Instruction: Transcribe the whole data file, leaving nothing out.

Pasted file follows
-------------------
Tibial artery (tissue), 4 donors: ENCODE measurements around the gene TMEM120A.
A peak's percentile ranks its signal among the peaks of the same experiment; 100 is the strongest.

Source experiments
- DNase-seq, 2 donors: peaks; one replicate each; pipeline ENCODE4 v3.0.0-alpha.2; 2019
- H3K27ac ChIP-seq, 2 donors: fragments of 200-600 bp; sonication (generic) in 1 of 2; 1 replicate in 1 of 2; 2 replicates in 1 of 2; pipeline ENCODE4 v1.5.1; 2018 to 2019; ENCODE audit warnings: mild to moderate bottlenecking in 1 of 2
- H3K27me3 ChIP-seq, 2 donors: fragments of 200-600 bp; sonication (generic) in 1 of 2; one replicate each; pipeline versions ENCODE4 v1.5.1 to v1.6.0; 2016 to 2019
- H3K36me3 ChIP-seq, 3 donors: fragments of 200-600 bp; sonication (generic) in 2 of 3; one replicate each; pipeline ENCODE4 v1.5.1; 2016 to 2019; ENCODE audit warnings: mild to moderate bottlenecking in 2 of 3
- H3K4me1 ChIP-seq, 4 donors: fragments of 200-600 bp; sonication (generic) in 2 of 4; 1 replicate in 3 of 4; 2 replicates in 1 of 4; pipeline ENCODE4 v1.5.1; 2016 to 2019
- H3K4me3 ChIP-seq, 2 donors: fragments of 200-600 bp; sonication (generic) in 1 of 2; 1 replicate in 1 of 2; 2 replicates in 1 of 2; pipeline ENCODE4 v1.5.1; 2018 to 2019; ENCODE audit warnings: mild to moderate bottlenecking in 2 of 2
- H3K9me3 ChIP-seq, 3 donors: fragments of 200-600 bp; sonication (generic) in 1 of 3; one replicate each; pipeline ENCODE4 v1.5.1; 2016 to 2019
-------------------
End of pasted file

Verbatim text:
Tibial artery (tissue), 4 donors: ENCODE measurements around the gene TMEM120A.
A peak's percentile ranks its signal among the peaks of the same experiment; 100 is the strongest.

Source experiments
- DNase-seq, 2 donors: peaks; one replicate each; pipeline ENCODE4 v3.0.0-alpha.2; 2019
- H3K27ac ChIP-seq, 2 donors: fragments of 200-600 bp; sonication (generic) in 1 of 2; 1 replicate in 1 of 2; 2 replicates in 1 of 2; pipeline ENCODE4 v1.5.1; 2018 to 2019; ENCODE audit warnings: mild to moderate bottlenecking in 1 of 2
- H3K27me3 ChIP-seq, 2 donors: fragments of 200-600 bp; sonication (generic) in 1 of 2; one replicate each; pipeline versions ENCODE4 v1.5.1 to v1.6.0; 2016 to 2019
- H3K36me3 ChIP-seq, 3 donors: fragments of 200-600 bp; sonication (generic) in 2 of 3; one replicate each; pipeline ENCODE4 v1.5.1; 2016 to 2019; ENCODE audit warnings: mild to moderate bottlenecking in 2 of 3
- H3K4me1 ChIP-seq, 4 donors: fragments of 200-600 bp; sonication (generic) in 2 of 4; 1 replicate in 3 of 4; 2 replicates in 1 of 4; pipeline ENCODE4 v1.5.1; 2016 to 2019
- H3K4me3 ChIP-seq, 2 donors: fragments of 200-600 bp; sonication (generic) in 1 of 2; 1 replicate in 1 of 2; 2 replicates in 1 of 2; pipeline ENCODE4 v1.5.1; 2018 to 2019; ENCODE audit warnings: mild to moderate bottlenecking in 2 of 2
- H3K9me3 ChIP-seq, 3 donors: fragments of 200-600 bp; sonication (generic) in 1 of 3; one replicate each; pipeline ENCODE4 v1.5.1; 2016 to 2019